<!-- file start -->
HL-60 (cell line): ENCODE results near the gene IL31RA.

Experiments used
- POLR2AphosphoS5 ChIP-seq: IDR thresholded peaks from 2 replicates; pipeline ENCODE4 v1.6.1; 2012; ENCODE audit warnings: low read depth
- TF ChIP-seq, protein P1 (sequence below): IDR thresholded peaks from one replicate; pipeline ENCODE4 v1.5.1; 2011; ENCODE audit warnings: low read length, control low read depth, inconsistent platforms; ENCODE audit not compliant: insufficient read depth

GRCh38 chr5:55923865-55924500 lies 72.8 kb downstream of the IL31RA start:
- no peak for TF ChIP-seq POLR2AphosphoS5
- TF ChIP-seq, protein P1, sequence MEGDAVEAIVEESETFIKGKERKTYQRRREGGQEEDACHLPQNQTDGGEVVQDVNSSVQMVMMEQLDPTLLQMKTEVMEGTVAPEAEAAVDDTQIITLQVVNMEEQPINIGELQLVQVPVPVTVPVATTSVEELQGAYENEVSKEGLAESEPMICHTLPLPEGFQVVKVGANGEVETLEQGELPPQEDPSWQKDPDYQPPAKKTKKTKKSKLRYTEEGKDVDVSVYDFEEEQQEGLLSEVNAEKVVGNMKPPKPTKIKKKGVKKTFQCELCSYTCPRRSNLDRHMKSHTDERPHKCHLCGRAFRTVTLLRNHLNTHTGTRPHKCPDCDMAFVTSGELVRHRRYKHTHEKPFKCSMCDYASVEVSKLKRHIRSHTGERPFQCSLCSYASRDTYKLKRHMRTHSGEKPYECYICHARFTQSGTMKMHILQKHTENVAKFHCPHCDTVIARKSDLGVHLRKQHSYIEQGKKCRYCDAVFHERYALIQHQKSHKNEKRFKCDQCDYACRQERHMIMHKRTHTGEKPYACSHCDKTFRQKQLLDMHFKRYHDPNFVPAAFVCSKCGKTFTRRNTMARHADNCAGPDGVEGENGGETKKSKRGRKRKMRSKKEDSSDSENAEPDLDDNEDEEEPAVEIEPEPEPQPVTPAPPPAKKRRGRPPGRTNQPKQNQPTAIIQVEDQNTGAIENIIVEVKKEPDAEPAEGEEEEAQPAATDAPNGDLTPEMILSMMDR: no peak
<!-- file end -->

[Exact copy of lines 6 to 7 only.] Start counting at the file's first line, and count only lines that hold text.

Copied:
- no peak for TF ChIP-seq POLR2AphosphoS5
- TF ChIP-seq, protein P1, sequence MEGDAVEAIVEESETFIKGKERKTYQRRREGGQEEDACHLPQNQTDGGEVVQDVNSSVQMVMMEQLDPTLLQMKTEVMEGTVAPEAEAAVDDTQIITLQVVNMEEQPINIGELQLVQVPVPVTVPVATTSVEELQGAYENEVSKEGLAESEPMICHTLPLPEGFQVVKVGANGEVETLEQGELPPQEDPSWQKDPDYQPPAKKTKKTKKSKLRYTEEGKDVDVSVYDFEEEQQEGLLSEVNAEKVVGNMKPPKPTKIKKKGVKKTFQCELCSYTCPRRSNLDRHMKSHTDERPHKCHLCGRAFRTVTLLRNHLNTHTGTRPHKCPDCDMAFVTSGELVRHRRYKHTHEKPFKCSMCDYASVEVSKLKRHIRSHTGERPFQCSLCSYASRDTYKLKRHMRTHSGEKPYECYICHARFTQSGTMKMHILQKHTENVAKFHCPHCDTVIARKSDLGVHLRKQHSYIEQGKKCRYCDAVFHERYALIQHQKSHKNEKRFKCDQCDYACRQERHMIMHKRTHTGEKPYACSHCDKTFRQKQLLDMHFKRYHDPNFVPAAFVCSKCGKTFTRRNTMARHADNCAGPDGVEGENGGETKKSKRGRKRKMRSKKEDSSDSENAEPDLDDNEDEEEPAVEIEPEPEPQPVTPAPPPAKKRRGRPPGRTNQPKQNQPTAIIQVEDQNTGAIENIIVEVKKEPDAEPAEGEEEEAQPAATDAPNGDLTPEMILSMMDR: no peak